6 Second Ads and the “Death of Advertising”

More and more recently I’ve seen advertising vets compelled to speak out on the “death” of our industry. 

They all point their fingers at one specific reason: short form, performance advertising.

They believe that short-form content and digital media buying have created an industry of tight turn arounds, smaller budgets, and a focus on ROI and the “numbers.” *shudders in fear*

And they’re right.

They think these shifts have led to lack of brand voice, movement towards low brow performance creative, a focus on quantity over quality, and gone are the days of compelling brand story telling.

That’s where they are wrong.

TV had the unbelievable luxury of forcing its audience to watch ads. The ads that were great in the heyday of TV changed culture as we knew it. They moved people. They made people care about the biggest brands in the world. They had compelling stories and high production quality. The good ones even felt like short movies.

But nothing stays the same.

The internet rose to be the primary source of entertainment, information, and communication. It taught us advertisers the most important, gut-punching lesson that would make us rethink everything.

Given the option, most people would rather skip even the greatest TV ad. No one likes ads.

Especially when it interrupts their frantic, short attention fueled digital content. We have all of the music, TV shows, and movies ever made at our fingertips. No one is going to let an ad get in their way. As the internet and social media surpassed TV, we saw a massive shift in media buying was happening. Data analytics and audience targeting was getting sophisticated enough to track niche interests,put together unique audiences to serve up different messaging based on a person’s point in a consumer journey.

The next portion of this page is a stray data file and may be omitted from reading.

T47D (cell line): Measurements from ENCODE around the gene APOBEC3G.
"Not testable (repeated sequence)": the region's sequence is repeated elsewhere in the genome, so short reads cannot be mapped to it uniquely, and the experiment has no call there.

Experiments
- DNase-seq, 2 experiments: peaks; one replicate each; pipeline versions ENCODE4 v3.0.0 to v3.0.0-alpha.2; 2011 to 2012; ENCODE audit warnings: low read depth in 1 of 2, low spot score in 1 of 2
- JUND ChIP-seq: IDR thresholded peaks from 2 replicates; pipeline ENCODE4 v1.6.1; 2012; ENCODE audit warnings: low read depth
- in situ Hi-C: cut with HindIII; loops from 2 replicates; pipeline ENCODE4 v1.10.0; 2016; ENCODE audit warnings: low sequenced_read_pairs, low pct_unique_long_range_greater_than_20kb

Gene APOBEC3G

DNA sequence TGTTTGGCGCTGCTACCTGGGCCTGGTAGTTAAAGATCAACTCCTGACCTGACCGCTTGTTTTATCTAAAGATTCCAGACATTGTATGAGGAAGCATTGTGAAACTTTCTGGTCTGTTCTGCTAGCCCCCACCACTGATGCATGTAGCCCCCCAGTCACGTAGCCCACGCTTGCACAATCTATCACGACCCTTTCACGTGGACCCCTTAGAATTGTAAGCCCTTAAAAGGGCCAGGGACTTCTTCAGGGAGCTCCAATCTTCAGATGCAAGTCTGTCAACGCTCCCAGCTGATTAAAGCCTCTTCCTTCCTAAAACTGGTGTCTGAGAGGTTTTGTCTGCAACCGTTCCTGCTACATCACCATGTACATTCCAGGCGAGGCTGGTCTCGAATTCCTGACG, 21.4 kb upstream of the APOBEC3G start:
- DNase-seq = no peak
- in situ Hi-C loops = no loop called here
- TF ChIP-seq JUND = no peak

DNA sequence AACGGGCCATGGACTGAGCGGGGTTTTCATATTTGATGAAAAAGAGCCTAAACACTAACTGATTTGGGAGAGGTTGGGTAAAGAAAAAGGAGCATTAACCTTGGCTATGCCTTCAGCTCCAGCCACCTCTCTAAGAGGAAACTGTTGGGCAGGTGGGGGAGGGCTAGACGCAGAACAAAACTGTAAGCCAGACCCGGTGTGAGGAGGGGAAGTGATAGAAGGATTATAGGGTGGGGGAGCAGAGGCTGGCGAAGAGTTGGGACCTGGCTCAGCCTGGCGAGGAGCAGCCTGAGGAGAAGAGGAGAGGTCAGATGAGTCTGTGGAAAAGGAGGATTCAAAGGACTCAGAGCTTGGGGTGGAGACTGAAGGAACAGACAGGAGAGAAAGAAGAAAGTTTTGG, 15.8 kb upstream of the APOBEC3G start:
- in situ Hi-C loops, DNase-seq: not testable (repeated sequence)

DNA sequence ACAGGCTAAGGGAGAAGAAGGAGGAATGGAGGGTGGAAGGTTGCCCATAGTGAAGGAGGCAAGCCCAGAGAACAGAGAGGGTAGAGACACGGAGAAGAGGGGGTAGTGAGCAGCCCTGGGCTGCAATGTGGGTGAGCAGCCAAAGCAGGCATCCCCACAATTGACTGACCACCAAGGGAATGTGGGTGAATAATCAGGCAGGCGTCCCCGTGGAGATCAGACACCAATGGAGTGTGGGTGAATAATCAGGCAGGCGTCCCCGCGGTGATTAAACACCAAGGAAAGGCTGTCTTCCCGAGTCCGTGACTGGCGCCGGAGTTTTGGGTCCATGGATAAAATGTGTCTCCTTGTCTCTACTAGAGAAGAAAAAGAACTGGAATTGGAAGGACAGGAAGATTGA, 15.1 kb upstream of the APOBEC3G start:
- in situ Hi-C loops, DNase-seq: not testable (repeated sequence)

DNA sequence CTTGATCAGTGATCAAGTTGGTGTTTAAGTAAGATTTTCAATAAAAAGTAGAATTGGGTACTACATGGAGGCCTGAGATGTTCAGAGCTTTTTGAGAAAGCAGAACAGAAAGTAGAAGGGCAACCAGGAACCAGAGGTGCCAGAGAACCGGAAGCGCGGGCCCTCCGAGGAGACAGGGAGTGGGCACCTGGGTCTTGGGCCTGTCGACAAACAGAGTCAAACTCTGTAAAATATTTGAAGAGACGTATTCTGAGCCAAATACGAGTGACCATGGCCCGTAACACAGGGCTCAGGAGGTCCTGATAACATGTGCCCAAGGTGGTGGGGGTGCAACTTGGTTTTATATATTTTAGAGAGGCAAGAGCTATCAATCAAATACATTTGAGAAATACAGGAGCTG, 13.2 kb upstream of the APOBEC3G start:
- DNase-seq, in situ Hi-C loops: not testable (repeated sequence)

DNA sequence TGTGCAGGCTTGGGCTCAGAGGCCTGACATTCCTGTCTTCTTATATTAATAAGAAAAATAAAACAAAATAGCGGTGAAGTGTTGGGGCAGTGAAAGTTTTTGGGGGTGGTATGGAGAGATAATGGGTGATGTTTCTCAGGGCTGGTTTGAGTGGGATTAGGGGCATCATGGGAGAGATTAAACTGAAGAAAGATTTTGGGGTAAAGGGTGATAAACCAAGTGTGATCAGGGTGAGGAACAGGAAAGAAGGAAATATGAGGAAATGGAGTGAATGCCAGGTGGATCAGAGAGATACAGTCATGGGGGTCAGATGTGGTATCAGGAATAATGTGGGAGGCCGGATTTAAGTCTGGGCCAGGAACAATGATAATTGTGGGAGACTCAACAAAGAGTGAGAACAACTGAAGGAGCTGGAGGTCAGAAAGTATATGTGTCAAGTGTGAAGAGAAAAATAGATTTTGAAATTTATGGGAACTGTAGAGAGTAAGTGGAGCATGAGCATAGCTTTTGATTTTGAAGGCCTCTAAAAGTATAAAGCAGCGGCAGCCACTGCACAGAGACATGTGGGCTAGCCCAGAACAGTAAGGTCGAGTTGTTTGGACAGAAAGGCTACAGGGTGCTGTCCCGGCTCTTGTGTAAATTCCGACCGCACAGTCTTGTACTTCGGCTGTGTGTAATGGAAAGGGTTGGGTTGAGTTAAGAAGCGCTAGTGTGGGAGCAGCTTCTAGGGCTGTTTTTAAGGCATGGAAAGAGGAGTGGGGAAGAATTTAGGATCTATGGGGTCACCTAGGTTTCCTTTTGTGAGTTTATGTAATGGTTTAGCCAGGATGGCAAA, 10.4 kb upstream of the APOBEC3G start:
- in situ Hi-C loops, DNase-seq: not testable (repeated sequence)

Enter the wave of performance advertising.

Using click bait creative and advanced targeting to hack the “numbers” *shudders* for ROI. Forgoing brand voice and strategy completely. Building more clicks and purchases with no long term brand voice. Utilizing targeting so sophisticated, people think their phones are listening to them.

Even I can admit, we swung the pendulum too far. But we did learn another lesson.

No one likes ads but everyone likes content that speaks to their likes, aesthetics, and interests. Creative requires different messaging for different audiences. There is no one-size-fits-all anymore. Whereas once you needed to plan 1-2 TV commercials a year; Now you have to think about MONTHS of creative. Multiple pieces that speak to a variety of audiences at different stages in the consumer journey.

There’s still a story. It just may not be the story you’re used to. (And yes, you need to care about performance-based targeting to accompany your brand creative. They need to speak to each other.) I’ve only been in this industry for a short time and it irks me that the OG creatives I admire most believe the changes that bring new advertising to life are its “death”.  What they fail to realize is the internet and social media offer the biggest opportunity for how brands communicate. We can tailor our messages, speak more directly to people’s interests, and tell even more stories. Best of all, we can create stronger, long-lasting relationships with consumers. 

And isn’t that what this industry is all about?

Corey Way is a Cannes Lion-winning designer, and creative director of Toronto based agency Abacus.


This article originally appeared in ‘The Message’, April 29th, 2020, in an edited form. 


Jeff Goldenberg
Jeff Goldenberg

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